The following were among animal cases handled recently by the Howard County Division of Animal Control. The Howard County Animal Shelter is open for pet adoptions from 1:30 to 7 p.m. Tuesdays, 10 a.m. to 4:30 p.m. other weekdays and 10 a.m. to 2 p.m. Saturdays, except holidays. For more information, call 410-313-2780.

Injured Duck Found Near Tracks

ELLICOTT CITY, Old Frederick Road, near the Baltimore County line, 12:10 p.m. June 17. Someone reported to animal control that an injured duck was near railroad tracks. An animal control officer went to the area, located the injured duck and transported it to the Frisky's Wildlife and Primate Sanctuary for rehabilitation.

Dog Removed From Property

COLUMBIA, Avalanche Way, 11200 block, 11:35 a.m. June 22. A report was received that a dog was tied without shelter on public property near a residence. An animal control officer responded and found a Jack Russell terrier tied to a carport surrounded by a small fence. The dog had gotten outside the fence and was on public property. The officer placed the dog back in the fenced area and posted a notice for the owner to make minor corrections. According to animal control, tying a dog on common ground or public property is a violation of the county's leash laws. The case was continuing.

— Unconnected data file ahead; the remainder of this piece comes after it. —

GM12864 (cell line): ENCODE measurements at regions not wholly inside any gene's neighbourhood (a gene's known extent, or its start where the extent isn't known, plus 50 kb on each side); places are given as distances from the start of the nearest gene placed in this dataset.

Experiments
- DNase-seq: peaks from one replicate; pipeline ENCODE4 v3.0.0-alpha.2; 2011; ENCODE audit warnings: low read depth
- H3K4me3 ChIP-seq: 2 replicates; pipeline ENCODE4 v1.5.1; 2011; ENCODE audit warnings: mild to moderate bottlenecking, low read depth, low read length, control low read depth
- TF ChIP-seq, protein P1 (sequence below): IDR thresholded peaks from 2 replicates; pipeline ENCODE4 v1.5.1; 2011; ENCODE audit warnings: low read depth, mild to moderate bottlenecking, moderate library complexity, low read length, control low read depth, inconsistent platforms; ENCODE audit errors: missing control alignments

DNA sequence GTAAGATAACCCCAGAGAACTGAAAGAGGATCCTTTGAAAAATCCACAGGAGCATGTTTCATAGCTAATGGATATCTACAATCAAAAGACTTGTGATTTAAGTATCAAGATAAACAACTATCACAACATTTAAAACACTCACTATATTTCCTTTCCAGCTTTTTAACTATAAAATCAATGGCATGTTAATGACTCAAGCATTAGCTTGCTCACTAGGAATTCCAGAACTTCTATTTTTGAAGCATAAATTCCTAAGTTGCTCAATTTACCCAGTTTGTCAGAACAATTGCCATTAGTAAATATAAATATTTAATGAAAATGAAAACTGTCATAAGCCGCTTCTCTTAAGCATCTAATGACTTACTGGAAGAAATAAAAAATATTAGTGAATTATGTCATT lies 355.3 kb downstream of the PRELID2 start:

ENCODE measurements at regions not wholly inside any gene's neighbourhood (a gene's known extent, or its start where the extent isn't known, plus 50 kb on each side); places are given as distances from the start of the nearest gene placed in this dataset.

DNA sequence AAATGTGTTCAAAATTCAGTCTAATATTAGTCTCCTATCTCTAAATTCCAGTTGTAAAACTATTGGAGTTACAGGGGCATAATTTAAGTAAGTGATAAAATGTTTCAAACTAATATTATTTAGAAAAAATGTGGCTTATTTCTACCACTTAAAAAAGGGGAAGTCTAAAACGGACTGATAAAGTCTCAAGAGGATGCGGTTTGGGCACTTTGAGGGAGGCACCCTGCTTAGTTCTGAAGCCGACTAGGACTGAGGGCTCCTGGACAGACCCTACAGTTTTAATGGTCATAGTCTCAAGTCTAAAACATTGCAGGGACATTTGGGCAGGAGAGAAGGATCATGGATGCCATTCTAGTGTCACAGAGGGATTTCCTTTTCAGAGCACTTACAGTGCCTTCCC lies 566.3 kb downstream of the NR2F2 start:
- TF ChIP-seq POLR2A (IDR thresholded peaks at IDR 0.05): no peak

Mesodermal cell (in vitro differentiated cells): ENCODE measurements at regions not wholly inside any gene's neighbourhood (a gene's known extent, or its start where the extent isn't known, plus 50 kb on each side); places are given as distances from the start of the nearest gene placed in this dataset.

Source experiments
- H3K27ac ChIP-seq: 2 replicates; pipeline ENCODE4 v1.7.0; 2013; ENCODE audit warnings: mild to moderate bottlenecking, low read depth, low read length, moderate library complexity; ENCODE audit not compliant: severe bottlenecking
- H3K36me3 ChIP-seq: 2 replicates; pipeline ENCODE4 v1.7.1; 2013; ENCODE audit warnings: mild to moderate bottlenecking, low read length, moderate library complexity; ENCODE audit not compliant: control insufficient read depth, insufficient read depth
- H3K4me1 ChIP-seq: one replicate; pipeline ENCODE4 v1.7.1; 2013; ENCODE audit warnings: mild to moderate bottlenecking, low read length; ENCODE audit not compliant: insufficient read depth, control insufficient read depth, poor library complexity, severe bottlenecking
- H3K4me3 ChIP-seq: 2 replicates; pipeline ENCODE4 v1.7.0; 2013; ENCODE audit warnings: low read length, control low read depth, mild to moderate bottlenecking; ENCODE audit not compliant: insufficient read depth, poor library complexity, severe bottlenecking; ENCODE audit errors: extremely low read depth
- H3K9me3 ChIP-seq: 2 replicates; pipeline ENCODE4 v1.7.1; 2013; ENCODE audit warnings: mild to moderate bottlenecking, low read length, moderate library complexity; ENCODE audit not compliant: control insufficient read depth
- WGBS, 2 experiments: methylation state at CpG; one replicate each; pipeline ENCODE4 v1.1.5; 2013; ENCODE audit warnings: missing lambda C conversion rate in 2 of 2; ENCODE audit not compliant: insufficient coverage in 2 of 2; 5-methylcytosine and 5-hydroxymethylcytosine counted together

Dog Without Adequate Shelter

COLUMBIA, Kilimanjaro Rd., 9500 block, 4:15 p.m. June 24. Animal control received a report that a dog had been left outside a residence for several days while its owners were away. An animal control officer found a cocker spaniel outside the residence without adequate shelter. Newspapers had collected on the residence's porch for several days. The officer posted a notice for contact with animal control within 24 hours. On the next day, after receiving no response from the owners or a caretaker, an officer impounded the dog. The case was continuing.

Squirrel Is Hit by Vehicle, Dies

ELLICOTT CITY, routes 29 and 100, 1:50 p.m. June 16. A female motorist hit a squirrel with a vehicle and reported the incident to animal control. An animal control officer located the squirrel, which had died.

-- Compiled by LINDA JAMES